A decision has been taken to review procedures which allowed a Bible to be defaced during a gay art exhibition in a taxpayer-funded gallery.
The head of the Scottish arts body responsible has ordered a major review to prevent future exhibitions from sparking the same public outrage.
Obscene and offensive messages were scrawled over the pages of the Bible which was displayed in Glasgow’s Gallery of Modern Art.
Bridget McConnell, chief executive of Culture and Sport Glasgow (CSG), promised to review the rules for determining future art exhibitions.
The Scottish Daily Mail reports that the minutes of a CSG meeting show Mrs McConnell, wife of former First Minister Jack McConnell, briefing board members of the council-funded charity about the scale of the furious public backlash.
She informed them that “internal processes including management authorisation would be reviewed in relation to exhibitions”.
It is believed that the shake up will tighten current rules and make it harder for gallery managers to give the go-ahead to controversial shows without deeper discussion.
Gordon Macdonald of campaign group CARE for Scotland, said: “We welcome the fact they are willing to carry out this review and learn lessons from it.”
A spokesman for CSG said: “We are examining our internal processes with regard to the programme of exhibitions.”
It was first reported in July that the Gallery had displayed a Bible with pens next to it and a notice reading: “Are there any gay people in the Bible? Out of the tens of thousands of people who appear in the Old and New Testaments, there must have been.”
Visitors were told: “If you feel you’ve been excluded from the Bible, please write your way back into it.”
A number of crude comments and angry remarks expressing hatred for the Bible’s teaching were left.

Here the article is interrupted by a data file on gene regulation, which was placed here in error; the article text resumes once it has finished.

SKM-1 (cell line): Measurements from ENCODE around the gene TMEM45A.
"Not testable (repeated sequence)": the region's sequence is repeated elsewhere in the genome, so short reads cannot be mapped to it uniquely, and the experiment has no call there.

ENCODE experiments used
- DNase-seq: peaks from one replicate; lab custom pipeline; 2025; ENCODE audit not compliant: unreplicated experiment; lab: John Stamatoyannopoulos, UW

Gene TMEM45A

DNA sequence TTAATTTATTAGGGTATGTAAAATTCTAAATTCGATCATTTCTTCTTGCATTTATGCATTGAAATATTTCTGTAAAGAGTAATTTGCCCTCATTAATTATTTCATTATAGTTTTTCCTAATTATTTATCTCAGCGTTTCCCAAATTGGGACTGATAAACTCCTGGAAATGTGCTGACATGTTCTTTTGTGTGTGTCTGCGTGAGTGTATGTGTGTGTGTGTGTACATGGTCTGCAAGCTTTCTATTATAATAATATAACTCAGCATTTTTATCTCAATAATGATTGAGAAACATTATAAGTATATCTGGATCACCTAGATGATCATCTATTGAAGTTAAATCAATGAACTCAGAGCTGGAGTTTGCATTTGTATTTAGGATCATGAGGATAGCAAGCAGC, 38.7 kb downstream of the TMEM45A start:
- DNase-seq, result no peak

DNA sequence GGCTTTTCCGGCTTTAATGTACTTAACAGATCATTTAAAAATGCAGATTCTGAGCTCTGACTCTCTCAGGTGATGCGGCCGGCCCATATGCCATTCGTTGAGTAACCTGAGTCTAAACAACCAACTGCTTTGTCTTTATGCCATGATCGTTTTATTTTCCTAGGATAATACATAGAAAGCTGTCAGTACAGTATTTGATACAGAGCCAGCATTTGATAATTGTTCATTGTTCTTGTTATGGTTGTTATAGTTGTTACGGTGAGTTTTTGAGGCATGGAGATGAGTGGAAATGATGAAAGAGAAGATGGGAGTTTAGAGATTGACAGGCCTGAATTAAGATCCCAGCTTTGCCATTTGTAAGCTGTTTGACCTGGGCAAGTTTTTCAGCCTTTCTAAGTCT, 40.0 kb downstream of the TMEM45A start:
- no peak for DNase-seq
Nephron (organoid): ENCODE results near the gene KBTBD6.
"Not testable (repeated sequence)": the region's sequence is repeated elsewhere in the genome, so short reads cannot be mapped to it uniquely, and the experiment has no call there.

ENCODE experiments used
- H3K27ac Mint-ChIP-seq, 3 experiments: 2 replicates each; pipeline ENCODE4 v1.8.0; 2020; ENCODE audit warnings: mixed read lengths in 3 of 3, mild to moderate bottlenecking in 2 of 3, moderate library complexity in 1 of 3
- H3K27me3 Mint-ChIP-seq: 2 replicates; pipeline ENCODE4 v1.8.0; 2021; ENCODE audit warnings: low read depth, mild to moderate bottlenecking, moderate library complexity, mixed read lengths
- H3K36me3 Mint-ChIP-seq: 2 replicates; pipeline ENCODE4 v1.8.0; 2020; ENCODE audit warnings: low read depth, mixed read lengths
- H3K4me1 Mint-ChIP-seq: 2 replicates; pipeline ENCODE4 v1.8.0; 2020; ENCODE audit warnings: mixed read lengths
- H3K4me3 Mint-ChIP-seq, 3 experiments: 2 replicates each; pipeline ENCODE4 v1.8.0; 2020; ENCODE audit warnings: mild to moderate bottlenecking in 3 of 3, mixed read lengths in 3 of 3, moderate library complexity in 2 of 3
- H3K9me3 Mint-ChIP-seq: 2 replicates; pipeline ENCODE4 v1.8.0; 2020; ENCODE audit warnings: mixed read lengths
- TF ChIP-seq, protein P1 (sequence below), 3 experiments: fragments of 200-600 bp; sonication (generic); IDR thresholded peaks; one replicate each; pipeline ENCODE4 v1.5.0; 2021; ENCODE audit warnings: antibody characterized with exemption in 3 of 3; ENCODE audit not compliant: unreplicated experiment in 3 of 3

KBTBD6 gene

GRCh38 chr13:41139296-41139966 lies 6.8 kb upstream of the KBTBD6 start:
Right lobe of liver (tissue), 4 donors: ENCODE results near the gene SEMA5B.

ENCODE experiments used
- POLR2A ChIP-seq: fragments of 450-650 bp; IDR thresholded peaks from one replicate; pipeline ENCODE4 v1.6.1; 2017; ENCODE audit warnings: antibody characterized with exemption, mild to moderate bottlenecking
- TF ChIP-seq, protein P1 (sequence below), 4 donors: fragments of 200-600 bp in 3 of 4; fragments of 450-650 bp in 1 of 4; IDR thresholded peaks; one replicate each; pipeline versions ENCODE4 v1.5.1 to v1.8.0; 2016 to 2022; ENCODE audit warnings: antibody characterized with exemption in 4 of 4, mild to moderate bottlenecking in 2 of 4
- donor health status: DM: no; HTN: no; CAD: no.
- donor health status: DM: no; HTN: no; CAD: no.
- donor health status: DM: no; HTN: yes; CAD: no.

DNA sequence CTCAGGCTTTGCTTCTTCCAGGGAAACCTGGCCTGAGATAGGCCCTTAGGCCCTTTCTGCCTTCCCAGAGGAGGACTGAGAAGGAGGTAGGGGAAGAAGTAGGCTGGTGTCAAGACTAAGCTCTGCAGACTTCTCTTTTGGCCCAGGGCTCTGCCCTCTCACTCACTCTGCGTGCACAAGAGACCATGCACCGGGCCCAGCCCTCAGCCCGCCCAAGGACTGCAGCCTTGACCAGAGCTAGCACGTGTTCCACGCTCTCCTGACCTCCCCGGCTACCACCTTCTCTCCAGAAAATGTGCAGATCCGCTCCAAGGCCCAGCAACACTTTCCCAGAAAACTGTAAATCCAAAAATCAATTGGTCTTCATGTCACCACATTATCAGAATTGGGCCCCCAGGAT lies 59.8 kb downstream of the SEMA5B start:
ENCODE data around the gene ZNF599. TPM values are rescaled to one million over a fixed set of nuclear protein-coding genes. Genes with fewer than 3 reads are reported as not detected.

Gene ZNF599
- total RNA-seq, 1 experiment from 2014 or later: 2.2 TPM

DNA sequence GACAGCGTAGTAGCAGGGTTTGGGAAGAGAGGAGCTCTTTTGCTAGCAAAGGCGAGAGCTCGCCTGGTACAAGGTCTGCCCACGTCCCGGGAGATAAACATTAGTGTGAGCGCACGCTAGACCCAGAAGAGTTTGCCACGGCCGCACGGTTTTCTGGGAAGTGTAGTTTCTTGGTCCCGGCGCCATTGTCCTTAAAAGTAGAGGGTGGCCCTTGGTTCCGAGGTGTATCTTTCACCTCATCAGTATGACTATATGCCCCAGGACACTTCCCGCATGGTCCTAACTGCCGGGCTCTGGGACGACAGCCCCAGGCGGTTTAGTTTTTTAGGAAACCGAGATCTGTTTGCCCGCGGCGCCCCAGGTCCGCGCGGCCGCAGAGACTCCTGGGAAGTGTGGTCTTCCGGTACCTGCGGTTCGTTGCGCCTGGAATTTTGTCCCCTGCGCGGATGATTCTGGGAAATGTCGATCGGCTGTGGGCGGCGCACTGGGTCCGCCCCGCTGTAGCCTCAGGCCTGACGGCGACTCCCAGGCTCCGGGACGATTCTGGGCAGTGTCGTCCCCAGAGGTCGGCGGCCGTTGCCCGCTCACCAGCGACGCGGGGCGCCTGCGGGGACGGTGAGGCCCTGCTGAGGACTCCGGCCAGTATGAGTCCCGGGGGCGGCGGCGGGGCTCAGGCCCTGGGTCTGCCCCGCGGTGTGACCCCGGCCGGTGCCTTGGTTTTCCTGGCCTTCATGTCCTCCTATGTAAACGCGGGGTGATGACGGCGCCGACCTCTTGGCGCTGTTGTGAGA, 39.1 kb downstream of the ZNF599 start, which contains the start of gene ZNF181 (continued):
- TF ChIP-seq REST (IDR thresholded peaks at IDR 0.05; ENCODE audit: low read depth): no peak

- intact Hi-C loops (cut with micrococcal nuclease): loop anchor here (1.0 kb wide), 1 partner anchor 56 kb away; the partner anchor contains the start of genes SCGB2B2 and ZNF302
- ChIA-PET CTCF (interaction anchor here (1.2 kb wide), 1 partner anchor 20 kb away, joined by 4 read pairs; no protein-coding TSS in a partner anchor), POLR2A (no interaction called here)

The idea for the exhibition came from the Metropolitan Community Church (MCC) which teaches that homosexual sex is not sinful but to be celebrated.
MCC minister Jane Clarke said she regretted the comments made on the Bible.
Simon Calvert, of The Christian Institute, said at the time: “We all know that they wouldn’t allow that if it was the sacred text of another religion.
“That a taxpayer subsidised gallery should see fit to give space to something like that is disappointing”, he added.
In July the gallery also prompted criticism from church leaders and family campaigners after it displayed a gay art exhibition featuring pornographic images which it claimed would help promote respect for homosexuals.
The controversial sh[OUT] exhibition was part of a £240,000 campaign to raise awareness of homosexuality.
It featured explicit images of sex and sexuality, including one photo of two men engaged in an obscene act.
The exhibition was open to all people of all ages – the only exception was that children under twelve had to be accompanied by an adult.
However, Strathclyde Police praised the exhibition for raising awareness of gay issues and in August the force held a gay and transgender recruitment day at the gallery.